I’m working on a giant post about the 2nd Annual Phenomenological Approaches to Physics Conference I attended a few months ago. My mid-life crisis has taken the form of a desire to get my head entirely around the issues related to the interpretation of quantum mechanics. I believe I am, after two years, getting the shape of the problem more or less together, in my head. Here is a rough map of the territory I want to focus on in the next few years.

- General Relativity – the problem with quantum mechanics might just as easily be formulated as a problem with General relativity, since it is this theory which predisposes physicists to prize locality. The issue is typically developed in the context of
*special*relativity, because wave function collapse seems incompatible with the fact that space-like separated events have no state of affairs with respect to temporal order (as I have come to see it). But General Relativity is also famously incompatible with Quantum Field Theory as we currently do it. This seems to be a minority position among philosophers, but its hard not to wonder whether the issues with the interpretations of quantum mechanics are entangled with the physical question of how to formulate a theory of quantum gravity.I’ve been doing Alex Flournoy’s Course from Colorado School of Mines using Carroll’s Spacetime and Geometry. - Probability – Regular probabilities enter in the interpretation of quantum mechanics in a surprisingly straightforward way, even if you can’t decide on what exactly is going on during a quantum measurement. The troubling issue with quantum mechanics is the way that measurements on ensembles of systems have surprising correlations, even when they are space-like separated. Thus, I want to have a very good account of the philosophy of probability itself. For instance, we take it for granted that, classically, correlations between distant events imply some timelike worldlines connecting them. Is this naive? I have a working knowledge of the basics of probability but I’m not yet sure where to get a good grounding in the underlying philosophical foundations of the field.
- Mathematical Foundations of Physics – In the gedanken-experiment of Schrödinger’s Cat we’re asked to entertain the notion of a superposition of a classical object: a cat. But this superposition is quite different from those which we typically entertain in quantum mechanics because there isn’t any obvious symmetry group which allows us to view the superposition of “live” and “dead” as the eigenstate of some related measurement. It seems like this property in particular that tickle’s Einstein’s nose in the original EPR paper. My hunch is that there is such a group for the cat measurement operator but that its trivial – it contains only a single element or all of its elements have the property that their eigenvalues are indistinguishable from one another, classically. This is far beyond my current mathematical ability to appreciate. In general, an improvement in my mathematical literacy would help here.I’m planning on doing Frederic Schuller’s course on the mathematical foundation of physics.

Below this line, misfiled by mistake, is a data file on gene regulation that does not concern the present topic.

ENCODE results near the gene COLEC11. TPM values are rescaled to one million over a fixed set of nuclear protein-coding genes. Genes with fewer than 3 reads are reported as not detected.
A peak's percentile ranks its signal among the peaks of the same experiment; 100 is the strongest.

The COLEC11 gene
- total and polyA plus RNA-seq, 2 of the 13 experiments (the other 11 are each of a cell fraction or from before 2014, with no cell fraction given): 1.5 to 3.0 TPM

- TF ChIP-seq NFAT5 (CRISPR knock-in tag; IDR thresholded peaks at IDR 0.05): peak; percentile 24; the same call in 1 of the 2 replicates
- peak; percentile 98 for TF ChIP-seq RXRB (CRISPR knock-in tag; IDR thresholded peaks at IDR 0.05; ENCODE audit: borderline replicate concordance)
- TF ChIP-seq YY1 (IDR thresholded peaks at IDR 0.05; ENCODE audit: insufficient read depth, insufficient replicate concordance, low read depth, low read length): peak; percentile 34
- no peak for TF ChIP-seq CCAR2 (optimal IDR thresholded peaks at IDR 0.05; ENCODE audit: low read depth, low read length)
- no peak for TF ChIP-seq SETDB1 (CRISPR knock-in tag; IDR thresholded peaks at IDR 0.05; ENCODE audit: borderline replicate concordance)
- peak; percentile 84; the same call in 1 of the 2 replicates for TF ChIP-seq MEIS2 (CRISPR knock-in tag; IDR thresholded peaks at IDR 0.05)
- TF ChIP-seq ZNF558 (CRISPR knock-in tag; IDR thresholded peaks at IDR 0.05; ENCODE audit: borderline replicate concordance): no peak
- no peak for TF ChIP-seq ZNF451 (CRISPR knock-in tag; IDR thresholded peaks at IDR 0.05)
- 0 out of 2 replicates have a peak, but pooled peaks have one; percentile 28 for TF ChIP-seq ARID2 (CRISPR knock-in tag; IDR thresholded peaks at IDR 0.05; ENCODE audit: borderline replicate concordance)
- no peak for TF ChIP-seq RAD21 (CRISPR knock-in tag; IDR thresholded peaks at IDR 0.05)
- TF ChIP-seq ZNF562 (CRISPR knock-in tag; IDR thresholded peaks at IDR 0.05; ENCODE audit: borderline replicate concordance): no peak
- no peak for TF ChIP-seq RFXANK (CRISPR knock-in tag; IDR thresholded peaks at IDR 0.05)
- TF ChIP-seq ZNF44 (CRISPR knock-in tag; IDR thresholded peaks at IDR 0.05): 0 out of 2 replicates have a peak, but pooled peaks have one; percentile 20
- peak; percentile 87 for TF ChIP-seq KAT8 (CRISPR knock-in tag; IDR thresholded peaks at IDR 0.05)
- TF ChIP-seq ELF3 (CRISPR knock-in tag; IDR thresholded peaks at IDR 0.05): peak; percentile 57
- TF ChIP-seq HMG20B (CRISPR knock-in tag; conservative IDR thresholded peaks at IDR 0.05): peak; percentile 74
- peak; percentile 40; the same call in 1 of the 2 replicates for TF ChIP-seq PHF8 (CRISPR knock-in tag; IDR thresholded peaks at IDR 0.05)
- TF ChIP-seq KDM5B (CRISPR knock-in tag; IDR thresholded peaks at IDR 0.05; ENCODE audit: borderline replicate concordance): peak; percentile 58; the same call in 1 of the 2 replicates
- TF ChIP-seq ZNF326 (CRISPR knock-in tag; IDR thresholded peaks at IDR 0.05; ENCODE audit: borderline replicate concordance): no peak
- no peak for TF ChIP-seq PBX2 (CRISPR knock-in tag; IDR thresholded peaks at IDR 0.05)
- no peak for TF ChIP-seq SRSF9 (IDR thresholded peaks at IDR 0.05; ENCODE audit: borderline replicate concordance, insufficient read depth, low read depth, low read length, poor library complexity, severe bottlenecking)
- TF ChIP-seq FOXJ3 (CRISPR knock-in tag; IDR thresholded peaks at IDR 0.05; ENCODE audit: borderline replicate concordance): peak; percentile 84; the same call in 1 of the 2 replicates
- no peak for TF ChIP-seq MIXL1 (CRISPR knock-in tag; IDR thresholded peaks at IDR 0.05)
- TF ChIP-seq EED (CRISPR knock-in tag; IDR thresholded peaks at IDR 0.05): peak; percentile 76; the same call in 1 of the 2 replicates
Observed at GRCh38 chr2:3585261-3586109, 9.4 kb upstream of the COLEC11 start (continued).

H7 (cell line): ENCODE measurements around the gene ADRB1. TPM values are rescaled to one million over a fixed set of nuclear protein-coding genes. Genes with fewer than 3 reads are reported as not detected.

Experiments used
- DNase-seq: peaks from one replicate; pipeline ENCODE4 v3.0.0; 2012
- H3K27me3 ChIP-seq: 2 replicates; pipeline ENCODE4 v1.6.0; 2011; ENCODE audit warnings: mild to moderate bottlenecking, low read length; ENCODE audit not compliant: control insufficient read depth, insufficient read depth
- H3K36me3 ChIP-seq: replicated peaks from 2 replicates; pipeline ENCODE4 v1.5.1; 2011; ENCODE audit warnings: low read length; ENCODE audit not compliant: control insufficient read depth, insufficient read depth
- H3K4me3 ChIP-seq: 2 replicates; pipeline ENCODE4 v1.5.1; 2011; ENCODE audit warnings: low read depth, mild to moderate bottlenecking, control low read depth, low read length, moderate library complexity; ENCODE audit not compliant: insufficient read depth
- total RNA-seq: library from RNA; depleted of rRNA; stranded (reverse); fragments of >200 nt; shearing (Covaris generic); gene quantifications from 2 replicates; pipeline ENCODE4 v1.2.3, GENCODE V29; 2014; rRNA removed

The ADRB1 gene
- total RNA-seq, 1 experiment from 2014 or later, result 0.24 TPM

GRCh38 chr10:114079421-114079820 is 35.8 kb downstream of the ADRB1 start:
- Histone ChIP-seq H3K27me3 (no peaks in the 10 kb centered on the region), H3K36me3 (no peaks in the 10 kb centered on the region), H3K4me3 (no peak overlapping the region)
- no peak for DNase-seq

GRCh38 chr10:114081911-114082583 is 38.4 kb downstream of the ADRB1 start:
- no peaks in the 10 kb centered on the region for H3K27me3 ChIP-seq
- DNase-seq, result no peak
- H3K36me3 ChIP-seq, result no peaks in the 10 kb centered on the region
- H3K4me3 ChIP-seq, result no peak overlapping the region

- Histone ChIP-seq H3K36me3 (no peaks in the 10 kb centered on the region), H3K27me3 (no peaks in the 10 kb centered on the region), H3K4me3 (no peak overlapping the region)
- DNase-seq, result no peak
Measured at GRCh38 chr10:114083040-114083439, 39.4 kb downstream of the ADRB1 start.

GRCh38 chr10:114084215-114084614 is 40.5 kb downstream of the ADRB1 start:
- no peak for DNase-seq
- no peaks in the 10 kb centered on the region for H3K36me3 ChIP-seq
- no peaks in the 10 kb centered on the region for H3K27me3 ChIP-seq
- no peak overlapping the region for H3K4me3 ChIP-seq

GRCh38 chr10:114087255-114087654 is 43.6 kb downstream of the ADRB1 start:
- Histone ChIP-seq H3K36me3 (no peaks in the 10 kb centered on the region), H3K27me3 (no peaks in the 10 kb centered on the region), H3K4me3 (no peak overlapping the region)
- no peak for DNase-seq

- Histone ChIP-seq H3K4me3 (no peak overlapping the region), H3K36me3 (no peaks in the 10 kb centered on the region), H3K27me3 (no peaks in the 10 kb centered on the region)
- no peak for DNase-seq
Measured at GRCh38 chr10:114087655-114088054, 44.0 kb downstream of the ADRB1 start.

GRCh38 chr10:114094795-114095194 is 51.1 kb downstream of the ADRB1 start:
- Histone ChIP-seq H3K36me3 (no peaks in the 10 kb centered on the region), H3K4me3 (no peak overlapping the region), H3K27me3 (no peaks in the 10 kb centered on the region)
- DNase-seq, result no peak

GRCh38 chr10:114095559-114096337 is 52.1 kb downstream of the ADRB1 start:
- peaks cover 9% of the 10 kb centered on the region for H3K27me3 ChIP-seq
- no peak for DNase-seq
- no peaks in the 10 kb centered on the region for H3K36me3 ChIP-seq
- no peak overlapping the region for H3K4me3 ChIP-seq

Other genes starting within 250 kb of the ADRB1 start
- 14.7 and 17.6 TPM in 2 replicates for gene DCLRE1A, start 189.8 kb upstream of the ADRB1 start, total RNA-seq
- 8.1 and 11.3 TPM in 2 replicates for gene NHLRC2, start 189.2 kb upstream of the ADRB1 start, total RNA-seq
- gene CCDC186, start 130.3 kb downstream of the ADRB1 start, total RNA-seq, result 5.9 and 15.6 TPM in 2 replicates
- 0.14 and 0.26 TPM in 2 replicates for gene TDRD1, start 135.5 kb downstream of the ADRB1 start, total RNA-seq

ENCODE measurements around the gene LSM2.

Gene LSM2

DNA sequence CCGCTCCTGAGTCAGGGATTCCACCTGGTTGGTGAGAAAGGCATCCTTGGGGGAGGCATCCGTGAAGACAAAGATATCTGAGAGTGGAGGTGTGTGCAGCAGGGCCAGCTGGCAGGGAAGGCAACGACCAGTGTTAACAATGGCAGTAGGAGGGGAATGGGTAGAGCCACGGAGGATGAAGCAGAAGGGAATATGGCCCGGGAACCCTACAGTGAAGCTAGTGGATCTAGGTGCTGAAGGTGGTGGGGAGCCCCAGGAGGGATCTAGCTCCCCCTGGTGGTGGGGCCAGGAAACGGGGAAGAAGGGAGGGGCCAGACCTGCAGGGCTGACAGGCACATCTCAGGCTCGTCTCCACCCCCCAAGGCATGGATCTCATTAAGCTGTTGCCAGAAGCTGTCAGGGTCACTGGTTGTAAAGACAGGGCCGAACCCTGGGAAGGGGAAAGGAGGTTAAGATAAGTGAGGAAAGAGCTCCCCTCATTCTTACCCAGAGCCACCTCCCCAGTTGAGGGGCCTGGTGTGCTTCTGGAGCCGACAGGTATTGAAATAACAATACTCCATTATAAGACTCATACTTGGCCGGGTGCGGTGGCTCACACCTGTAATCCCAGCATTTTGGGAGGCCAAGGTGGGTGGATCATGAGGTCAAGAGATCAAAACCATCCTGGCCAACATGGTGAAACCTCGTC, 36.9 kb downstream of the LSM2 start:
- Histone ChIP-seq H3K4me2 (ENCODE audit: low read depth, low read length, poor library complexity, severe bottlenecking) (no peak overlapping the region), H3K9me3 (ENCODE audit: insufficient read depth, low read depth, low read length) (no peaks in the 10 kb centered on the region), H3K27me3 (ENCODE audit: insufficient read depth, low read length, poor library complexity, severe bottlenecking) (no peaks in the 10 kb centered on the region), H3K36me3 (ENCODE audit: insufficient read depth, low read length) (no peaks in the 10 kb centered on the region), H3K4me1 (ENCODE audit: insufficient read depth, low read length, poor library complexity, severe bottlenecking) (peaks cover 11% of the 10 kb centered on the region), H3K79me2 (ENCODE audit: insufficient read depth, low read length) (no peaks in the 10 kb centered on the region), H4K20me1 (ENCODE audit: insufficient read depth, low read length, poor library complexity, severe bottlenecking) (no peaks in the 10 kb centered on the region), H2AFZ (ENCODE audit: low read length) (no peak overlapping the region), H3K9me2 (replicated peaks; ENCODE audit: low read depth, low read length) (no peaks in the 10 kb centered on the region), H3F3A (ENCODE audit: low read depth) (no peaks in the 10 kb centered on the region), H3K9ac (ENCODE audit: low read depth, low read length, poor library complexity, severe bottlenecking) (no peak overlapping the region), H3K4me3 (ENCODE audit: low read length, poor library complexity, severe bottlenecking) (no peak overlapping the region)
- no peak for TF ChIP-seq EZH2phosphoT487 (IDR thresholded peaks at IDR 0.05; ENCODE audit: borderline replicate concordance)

- Quantum Field Theory – Speaking of a lack of mathematical background, I’d like to get a firmer grasp on this subject. Most demonstrations of the problems with Quantum Mechanics depend on extremely basic single particle gedanken-experiments. I attended The Rutgers-Columbia Workshop on the Metaphysics of Science: Quantum Field Theories Conference in 2018 and it seemed from my very naive perspective that second quantization (or whatever) wasn’t particularly enlightening to the foundational questions. Its actually somewhat unclear whether effective QFTs can really serve as a foundational account of anything, given their probably lack of convergence and the issues associated with normalization, even in the case of standard model physics (to say nothing of GR). Still, a working knowledge of the field might be enlightening.I’ve got A. Zee’s “Quantum Field Theory in a Nut Shell” but in many respects its over my head.
- Statistical Mechanics – The realist point of view is, of course, that quantum mechanics is just statistical mechanics of some unknown quantum mechanical system. Even in the case of ordinary interpretation of the theory, without any desire to reduce it to a classical system, it would be handy for me to have a better grasp of stat mech. I did well in this course in undergrad but I don’t have the material at my fingertips anymore. Open to suggestions on this too.

This is enough material to occupy a full time employed dad for like 15 years, which is something I try not to think about.